Sadie is our large border collie that Justin and I adopted 4 months after we started dating. We traveled to North Shore Animal League in Port Washington, NY during rush hour on a friday to find her because my beloved dog, Shiminute, who had passed away sent a message to me to go there to find my next dog. I know, I know....it all sounds a little kooky, but it's a true story. Shim gave me Sadie.
Sadie was 6 months old, had been returned to a shelter three times, and was at risk of losing her life if she didn't find her forever home. She wasn't even "on display". (Note: if you can ever go to the main location, GO! Its an amazing experience and so impressive how they help you find the pet that's right for you, while making sure that YOU are right for the pet.) After spending time with a number of great dogs, I got this feeling that what I was looking for was hidden. I asked one of the girls if they had "a long haired, bigger dog" somewhere. They did. She had been spayed earlier that day and was in recovery. I asked to see her and when they brought her out, I just cried while I petted her as she leaned against me. FOUND HER!
They wanted us to come back to get her another day and I told them there was no chance I was making that trek back there and I wasn't leaving without her. They gave us literature to read about why some people SHOULDN'T own a border collie. Then they called references at 8pm to make sure we were worthy. It was a big to-do, I tell ya. But we survived and left with Sprinkles a/k/a Sadie. Our first girl. She had pneumonia and she was fearful, but she was perfect. Everyone sees how special she is. Especially Allie!
Here's my thing. Im an animal person. I have 2 dogs, a cat, a parrot and a rabbit. I work with animals all day. I've been fortunate enough to know people who have shared valuable information with me in regards to behavior and animal care. And I know that no animal should be trusted 100% with a child. NONE.
If you think you have the exception to this rule in your life, I ask that you just pretend like you dont. Animals are unpredictable. They have adjusted to our world and we so rarely take the time to learn about theirs. Poking fingers, close little faces, tail pulling and high pitched screams scare animals. They want to flee from this. If they don't, they are tolerating it for some other reason. It's not bcause they love it. I have a number of reasons why I say that they are tolerating it instead of running from it, but rather than ramble on about that in this posting, if you ask me I will happily share.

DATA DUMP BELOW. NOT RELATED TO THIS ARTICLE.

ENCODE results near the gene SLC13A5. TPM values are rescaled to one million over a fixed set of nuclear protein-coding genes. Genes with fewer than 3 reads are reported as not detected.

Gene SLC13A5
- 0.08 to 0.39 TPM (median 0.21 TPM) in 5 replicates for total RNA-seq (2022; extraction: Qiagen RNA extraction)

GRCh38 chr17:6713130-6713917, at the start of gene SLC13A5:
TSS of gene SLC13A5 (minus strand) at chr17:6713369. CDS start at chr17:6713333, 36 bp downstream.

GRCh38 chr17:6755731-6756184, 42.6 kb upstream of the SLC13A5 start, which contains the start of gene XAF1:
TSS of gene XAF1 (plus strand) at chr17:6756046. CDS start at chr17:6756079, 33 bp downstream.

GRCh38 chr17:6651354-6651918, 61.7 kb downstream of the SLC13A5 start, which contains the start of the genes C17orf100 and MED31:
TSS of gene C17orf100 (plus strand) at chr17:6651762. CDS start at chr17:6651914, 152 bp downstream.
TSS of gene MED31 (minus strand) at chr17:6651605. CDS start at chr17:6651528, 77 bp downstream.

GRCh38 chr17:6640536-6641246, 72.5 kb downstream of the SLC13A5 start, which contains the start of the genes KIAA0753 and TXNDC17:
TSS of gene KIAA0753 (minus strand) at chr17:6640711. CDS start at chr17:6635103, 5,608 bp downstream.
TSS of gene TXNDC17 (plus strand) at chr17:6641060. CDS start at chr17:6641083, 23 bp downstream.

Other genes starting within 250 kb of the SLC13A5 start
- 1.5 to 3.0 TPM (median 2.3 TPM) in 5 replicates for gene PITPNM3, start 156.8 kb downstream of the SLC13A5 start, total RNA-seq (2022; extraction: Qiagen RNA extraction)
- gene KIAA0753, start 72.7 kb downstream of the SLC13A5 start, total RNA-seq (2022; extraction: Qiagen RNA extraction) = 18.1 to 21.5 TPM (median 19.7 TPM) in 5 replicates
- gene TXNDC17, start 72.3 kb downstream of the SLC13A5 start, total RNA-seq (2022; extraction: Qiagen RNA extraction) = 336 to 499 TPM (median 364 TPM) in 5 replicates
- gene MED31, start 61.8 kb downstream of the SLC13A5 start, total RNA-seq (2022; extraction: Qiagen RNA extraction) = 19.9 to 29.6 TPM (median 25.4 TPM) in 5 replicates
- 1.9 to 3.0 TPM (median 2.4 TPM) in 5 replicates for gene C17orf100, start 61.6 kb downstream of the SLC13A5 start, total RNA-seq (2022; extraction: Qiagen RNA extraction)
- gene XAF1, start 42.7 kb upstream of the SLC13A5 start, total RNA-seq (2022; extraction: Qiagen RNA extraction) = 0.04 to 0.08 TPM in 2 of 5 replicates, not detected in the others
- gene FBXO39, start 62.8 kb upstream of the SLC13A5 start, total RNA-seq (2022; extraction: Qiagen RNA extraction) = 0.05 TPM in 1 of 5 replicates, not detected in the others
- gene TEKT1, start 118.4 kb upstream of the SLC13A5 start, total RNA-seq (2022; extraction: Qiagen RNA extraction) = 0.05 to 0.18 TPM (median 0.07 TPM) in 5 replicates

Sadie issues a low growl when Allie is getting to be too much. I tell Justin all of the time how lucky we are that she warns us. A lot of dogs would just react. We teach Allie that if a dog growls, it's warning you to back off or there will be repercussions. We teach her that a lot of dogs wont growl so there is certain behavior that is not permissible around animals. She pushes her limits sometimes, so we know that we need to be completely aware and focused when she's around dogs.
Notice that I say "we" followed by action words. It's OUR responsibility to know our children and how they will behave around animals. It's OUR responsibility to be on red alert when there are animals near our children. Unless you or your child is attacked by an animal without interacting with it first, the outcome is all on us as parents. (Notice I didn't use the word provoked.... what you consider provoking is what YOU think it is) Your child is too young to be held accountable but not too young to learn. The animal is an instinctual being and will react accordingly. If we can remember these things, I think it will be helpful in creating a great bond between children and our pets.